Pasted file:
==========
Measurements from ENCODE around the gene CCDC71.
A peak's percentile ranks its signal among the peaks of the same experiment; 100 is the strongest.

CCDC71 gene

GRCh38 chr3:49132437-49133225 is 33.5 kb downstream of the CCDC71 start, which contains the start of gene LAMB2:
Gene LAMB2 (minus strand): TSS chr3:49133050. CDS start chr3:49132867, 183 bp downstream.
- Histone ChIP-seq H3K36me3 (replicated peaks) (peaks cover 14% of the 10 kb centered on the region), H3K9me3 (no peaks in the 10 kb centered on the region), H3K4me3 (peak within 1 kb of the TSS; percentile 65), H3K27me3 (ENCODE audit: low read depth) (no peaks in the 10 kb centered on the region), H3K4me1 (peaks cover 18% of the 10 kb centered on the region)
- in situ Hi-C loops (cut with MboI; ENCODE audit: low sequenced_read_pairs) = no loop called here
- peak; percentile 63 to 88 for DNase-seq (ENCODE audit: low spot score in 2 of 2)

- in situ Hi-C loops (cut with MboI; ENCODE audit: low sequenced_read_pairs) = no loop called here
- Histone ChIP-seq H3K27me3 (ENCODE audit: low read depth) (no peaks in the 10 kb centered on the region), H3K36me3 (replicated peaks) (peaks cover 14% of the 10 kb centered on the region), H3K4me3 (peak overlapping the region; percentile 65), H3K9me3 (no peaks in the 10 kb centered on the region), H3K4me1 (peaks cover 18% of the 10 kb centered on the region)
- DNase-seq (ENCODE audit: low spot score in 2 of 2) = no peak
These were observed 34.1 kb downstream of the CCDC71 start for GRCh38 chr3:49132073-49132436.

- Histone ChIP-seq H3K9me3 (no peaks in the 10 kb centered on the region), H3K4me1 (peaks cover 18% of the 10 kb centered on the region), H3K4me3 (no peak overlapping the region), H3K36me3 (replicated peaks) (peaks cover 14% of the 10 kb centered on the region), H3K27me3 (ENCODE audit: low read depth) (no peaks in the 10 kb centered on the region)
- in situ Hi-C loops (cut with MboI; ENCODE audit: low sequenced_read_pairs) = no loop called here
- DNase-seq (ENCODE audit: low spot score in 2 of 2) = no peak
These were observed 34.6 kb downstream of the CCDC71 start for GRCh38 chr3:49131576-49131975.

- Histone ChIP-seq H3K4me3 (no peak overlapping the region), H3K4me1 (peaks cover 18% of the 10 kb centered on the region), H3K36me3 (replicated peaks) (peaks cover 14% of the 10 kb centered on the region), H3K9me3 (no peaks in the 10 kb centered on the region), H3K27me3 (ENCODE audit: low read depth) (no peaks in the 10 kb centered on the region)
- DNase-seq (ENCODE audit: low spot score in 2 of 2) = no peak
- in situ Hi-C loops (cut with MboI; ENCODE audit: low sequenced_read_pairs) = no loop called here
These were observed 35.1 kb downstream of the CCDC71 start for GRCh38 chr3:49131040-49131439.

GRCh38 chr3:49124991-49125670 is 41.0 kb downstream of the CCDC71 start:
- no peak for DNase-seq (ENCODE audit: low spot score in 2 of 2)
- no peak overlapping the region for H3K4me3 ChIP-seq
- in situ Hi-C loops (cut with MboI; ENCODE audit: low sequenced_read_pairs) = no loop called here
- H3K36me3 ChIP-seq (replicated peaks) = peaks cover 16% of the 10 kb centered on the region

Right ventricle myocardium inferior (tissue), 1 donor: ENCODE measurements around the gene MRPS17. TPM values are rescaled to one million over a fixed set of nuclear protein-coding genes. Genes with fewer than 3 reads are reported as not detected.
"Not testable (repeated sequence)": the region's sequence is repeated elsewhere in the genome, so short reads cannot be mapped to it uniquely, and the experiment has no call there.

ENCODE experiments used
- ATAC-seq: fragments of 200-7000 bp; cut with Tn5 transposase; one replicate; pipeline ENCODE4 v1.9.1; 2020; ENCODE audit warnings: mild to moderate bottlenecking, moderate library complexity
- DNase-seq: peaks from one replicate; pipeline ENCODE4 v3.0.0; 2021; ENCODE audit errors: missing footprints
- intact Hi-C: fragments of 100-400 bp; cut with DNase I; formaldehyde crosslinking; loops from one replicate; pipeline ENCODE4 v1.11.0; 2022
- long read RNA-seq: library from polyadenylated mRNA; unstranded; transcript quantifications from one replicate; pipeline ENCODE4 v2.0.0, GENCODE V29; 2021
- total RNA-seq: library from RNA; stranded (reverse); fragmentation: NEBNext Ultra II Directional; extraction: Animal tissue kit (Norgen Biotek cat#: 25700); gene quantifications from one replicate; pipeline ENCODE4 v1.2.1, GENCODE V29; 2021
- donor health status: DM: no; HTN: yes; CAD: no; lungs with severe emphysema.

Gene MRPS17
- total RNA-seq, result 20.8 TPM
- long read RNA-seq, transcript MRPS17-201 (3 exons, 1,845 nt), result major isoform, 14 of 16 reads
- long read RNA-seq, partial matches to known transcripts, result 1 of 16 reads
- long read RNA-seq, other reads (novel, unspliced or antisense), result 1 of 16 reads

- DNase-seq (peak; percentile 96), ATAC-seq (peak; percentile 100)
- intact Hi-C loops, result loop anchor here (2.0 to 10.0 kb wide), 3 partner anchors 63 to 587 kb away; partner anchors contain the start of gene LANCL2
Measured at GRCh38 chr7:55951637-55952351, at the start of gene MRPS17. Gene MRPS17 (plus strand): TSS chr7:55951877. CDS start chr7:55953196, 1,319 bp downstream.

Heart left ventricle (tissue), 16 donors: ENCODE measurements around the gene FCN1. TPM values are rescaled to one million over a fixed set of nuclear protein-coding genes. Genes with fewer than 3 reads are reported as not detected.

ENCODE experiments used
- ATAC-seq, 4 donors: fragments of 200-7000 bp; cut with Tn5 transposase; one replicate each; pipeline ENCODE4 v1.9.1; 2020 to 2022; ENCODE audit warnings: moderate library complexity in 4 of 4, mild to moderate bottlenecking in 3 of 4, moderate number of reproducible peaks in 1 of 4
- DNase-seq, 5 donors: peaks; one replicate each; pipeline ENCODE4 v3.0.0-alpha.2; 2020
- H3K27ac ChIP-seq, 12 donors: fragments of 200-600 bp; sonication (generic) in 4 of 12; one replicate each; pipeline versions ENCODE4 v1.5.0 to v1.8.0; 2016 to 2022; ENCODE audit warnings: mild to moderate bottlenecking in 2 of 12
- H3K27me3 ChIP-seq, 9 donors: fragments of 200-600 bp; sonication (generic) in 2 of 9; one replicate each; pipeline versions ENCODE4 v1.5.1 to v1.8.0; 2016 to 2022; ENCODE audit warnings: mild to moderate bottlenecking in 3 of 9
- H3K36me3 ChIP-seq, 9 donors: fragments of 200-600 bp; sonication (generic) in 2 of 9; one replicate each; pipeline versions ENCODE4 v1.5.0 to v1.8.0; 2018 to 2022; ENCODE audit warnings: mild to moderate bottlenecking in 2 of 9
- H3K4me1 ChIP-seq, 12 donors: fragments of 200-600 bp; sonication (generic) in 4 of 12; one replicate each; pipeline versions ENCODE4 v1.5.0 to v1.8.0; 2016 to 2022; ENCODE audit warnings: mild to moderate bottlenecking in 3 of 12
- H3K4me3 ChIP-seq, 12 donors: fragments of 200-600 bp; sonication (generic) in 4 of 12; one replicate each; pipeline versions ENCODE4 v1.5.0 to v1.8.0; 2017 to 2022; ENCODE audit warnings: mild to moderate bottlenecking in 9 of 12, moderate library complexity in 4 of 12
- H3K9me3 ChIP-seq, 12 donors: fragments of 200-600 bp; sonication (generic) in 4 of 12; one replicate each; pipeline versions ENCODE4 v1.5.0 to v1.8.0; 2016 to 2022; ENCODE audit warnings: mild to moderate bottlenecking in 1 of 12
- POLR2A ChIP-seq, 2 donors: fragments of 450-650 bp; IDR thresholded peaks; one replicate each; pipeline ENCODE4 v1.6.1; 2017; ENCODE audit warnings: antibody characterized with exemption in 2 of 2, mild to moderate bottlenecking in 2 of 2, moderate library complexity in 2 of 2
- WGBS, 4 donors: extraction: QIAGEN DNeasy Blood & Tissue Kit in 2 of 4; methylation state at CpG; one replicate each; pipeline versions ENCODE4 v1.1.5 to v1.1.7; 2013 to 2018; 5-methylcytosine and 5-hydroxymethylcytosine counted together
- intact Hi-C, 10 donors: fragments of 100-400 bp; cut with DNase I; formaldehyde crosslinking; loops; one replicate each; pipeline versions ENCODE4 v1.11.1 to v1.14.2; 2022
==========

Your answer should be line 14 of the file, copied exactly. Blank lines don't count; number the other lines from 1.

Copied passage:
- in situ Hi-C loops (cut with MboI; ENCODE audit: low sequenced_read_pairs) = no loop called here